The long history of Iranian distrust of the West

Iranian protestors storm the UK embassy in Tehran this week. AAP/Taberkenareh

Iran’s relations with the West have been difficult for years.

The growing international condemnation of Iran for its less-than-transparent nuclear program, based on a report by the International Atomic Energy Agency has led to more sanctions on Iran.

This provided the pretext for the storming of the UK diplomatic compound in Tehran, reminiscent of the hostage taking of the US diplomatic personnel in 1979, lasting for 444 days.

We might not remember, Iranians do

Iran’s relations with the West have been deteriorating with no end in sight. Commentary on this troubled relationship has generally focused on the experience of the 1979 revolution which brought the Islamic regime to power. But the pre-1979 history of Iran’s relations with the West was not trouble-free. Iran was never colonized by European powers, but this did not protect it from the colonial reach of the United Kingdom.

In the late nineteenth century, the British-India Company had established a monopoly over tobacco trade in Iran, at the expense of the local merchant class.

At the beginning of the twentieth century the UK established exclusive rights to prospect for oil in Iran, resulting in the formation of the Anglo-Persian Oil Company in 1908. Dissatisfaction with these exclusive rights, and the inability of the Persian dynasties to withstand colonial pressure was a major source of public anger and strikes.

The 1906 constitutional revolution was inspired by the desire to curb the absolute power of the king and reduce foreign influence in Iran. Tellingly, the revolution started in the public garden opposite the British Embassy in Tehran.

Oil, coups and Iranian anger

The Iranian parliament remained a rubber-stamp institution until 1951, when it voted to nationalize Iranian oil and boot-out the Anglo-Persian Oil Company. This was a major success in asserting Iran’s national interests, but the charismatic Prime Minister Mohammad Mossadegh paid a heavy price for his leadership.

In a well-orchestrated move, the American CIA and the British government colluded with the Iranian King to remove Mossadegh from office in 1953. Following the coup, Mossadegh was humiliated in a sham trial and spent the rest of his life under house arrest.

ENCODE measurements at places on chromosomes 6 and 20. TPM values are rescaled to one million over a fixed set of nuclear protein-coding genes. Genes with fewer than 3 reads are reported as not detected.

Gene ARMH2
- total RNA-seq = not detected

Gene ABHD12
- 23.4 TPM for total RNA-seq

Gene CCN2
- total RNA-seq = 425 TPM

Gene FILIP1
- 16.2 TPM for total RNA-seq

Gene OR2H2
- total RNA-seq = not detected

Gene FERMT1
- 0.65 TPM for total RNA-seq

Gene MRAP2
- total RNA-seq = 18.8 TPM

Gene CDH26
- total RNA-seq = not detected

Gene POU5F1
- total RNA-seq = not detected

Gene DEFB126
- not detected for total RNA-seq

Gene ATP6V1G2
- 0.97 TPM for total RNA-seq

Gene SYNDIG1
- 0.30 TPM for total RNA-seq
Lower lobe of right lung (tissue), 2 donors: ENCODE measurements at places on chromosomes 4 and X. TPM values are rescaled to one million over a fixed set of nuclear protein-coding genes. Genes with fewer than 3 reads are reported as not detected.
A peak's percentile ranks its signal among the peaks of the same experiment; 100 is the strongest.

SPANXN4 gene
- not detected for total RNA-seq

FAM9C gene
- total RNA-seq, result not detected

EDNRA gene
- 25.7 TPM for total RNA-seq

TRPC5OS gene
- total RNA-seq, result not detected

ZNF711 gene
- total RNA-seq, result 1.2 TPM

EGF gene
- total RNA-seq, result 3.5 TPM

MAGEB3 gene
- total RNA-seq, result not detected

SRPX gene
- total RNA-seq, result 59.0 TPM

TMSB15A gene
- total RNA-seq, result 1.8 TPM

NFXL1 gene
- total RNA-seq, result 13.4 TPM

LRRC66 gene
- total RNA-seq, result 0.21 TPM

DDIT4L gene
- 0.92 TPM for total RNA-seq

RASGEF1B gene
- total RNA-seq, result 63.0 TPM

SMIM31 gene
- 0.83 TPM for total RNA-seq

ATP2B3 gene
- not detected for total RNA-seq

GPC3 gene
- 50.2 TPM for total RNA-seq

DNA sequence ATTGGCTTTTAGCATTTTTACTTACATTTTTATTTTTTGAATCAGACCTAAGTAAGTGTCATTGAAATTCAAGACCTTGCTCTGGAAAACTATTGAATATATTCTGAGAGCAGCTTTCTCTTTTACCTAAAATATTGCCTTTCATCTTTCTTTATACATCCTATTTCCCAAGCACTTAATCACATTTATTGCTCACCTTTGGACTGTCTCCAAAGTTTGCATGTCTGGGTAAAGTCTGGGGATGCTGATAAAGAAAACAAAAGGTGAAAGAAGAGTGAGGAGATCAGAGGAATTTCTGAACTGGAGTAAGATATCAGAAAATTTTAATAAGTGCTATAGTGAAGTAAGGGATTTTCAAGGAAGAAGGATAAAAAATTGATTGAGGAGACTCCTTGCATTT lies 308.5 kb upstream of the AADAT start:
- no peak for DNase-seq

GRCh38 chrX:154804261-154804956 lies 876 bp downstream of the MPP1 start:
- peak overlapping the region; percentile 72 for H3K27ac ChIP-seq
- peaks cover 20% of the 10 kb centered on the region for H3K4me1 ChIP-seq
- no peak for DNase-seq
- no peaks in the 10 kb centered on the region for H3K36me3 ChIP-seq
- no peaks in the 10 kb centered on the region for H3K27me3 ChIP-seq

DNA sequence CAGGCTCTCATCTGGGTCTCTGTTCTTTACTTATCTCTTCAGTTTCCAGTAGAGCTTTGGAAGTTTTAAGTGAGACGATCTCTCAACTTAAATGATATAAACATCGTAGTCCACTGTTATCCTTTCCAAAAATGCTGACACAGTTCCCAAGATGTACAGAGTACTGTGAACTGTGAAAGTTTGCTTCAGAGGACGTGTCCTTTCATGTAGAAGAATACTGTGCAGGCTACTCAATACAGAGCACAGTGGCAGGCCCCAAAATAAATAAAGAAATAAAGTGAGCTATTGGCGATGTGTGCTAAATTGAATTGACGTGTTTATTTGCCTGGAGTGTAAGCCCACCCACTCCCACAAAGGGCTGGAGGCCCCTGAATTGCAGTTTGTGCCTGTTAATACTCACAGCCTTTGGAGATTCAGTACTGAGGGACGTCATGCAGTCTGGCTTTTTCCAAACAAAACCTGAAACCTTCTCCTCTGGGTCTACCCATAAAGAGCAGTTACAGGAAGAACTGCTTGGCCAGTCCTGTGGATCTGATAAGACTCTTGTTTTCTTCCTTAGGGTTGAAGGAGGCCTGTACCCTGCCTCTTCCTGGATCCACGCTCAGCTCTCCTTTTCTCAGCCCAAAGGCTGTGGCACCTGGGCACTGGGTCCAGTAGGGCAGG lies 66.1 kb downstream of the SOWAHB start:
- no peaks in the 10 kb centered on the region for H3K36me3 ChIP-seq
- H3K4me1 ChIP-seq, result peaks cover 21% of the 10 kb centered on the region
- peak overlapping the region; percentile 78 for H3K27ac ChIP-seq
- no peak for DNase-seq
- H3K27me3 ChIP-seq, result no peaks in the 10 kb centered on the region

Iranian protestors often target Western embassies and symbols. AAP/Taberkenareh

The leitmotif of Iran’s relations with the West until 1979 was weak dynasties succumbing to colonial pressures. This was how the Pahlavi dynasty was seen by the public as it consolidated its relationship with the United States in the post-WWII era. The anti-American aspect of the 1979 revolution was a manifestation of a widely held belief that Washington was the mainstay of the dynasty.

The role and evolution of anti Western attitudes

Anti-Americanism has been a hallmark of the revolution but it has also gone through changes in the last three decades. President Muhammad Khatami tried to move Iran away from its self-imposed isolation and repair relations with the United States by appealing to universal values to serve as the basis of a “civilizational dialogue”.

A survey conducted in Iran during his presidency (1997-2005), revealed a large proportion of Iranian youth favouring normalization of relations with the West. Following the September 11 attacks, large crowds in Tehran were moved into a spontaneous display of solidarity with the victims in New York. This was far removed from the scenes of the 1979 hostage taking crisis.

The anti-Western sentiment in Iran, however, serves an important purpose for the conservative leadership. Memories of foreign involvement in Iran provide justification for the policies of the incumbent leadership, which has demonstrated no hesitation in cultivating feelings of antipathy and fear towards the West.

The storming of the British diplomatic compound was a deliberate slap in the face of the United Kingdom, raising tensions and justifying the regime in the eyes of its supporters.